Meanwhile, the choice to start in the middle, in the sparsely populated and economically depressed Central Valley rather than the dense metropolitan areas to the north and south, has been ridiculed as a recipe for a high-priced train to nowhere. The first segment is actually designed to terminate in an empty lot north of Bakersfield. And the authority recently reversed its plans for its second segment, abruptly announcing that it will head north instead of south—understandable given the engineering challenge of tunneling through mountains en route to Los Angeles, but projecting a bit of a whoopsy-daisy vibe.

“It’s like a Saturday Night Live skit,” Patterson said.

The original rationale for starting in the middle was that all stimulus dollars had to be spent by September 2017, and the Central Valley run seemed relatively “shovel-ready.” It didn’t require massive urban redevelopment or daunting tunnels.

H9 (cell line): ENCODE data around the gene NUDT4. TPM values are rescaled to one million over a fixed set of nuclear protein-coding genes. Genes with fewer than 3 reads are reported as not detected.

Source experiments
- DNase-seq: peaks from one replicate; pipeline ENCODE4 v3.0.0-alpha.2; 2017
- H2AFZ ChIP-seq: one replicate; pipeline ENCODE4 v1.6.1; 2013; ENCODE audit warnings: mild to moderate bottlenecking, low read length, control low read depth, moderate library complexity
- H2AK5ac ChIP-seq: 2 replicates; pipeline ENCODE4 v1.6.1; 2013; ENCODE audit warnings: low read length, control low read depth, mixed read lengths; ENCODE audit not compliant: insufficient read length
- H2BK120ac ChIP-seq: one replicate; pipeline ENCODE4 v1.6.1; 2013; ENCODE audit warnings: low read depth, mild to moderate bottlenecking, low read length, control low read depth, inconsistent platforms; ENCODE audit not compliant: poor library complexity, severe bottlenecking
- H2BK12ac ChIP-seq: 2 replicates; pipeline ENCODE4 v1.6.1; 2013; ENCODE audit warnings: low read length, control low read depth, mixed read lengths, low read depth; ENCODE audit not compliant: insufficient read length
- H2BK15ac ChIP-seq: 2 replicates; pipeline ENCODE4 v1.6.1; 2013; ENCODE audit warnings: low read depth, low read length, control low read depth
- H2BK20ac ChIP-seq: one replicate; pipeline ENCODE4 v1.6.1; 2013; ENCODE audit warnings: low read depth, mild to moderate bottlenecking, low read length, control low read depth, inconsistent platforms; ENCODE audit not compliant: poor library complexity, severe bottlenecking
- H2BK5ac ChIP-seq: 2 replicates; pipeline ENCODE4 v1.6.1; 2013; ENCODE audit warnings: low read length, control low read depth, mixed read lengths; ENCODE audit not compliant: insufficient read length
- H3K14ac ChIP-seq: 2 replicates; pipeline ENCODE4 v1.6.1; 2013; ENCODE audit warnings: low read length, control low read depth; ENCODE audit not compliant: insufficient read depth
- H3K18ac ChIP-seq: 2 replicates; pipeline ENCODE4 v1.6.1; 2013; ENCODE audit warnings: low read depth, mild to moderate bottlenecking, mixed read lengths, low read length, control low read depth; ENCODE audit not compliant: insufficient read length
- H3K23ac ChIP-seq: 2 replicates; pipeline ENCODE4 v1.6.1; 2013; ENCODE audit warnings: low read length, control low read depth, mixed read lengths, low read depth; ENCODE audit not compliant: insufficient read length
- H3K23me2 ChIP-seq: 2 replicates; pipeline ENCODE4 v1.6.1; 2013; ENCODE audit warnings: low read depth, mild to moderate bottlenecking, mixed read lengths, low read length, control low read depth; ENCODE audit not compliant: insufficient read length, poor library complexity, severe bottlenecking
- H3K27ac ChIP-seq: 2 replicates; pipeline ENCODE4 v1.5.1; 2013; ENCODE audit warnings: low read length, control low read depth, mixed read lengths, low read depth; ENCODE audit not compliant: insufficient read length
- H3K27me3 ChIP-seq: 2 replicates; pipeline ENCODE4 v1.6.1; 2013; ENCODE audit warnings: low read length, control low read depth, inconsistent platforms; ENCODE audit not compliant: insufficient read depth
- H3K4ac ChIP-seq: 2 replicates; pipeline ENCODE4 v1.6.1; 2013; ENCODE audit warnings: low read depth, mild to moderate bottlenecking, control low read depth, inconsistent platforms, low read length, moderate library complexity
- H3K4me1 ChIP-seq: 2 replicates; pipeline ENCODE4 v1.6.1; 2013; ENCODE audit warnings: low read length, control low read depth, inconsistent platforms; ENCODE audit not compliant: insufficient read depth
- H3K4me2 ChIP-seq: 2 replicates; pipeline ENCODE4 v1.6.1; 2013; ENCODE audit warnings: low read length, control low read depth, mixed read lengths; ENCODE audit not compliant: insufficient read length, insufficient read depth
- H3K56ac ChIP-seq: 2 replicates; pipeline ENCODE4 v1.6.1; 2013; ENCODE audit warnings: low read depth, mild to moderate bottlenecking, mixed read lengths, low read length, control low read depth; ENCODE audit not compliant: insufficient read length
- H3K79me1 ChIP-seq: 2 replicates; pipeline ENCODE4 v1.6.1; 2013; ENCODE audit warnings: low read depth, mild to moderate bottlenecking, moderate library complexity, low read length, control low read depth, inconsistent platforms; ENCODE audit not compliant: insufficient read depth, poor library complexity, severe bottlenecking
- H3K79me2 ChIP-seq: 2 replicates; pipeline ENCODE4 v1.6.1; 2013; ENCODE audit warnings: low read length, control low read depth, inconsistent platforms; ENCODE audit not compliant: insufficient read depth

Clearly, though, even the out-of-the-way Central Valley section was less shovel-ready than expected. There have been bitter lawsuits over financing and environmental permitting. There have been protracted negotiations over many of the 1400 parcels the state needs to purchase or seize through eminent domain. As late as 2012, California’s high-speed rail agency had just a dozen employees overseeing the megaproject. And after Brown secured the carbon-trading money, the authority expanded its initial scope of work to include electrification of the line.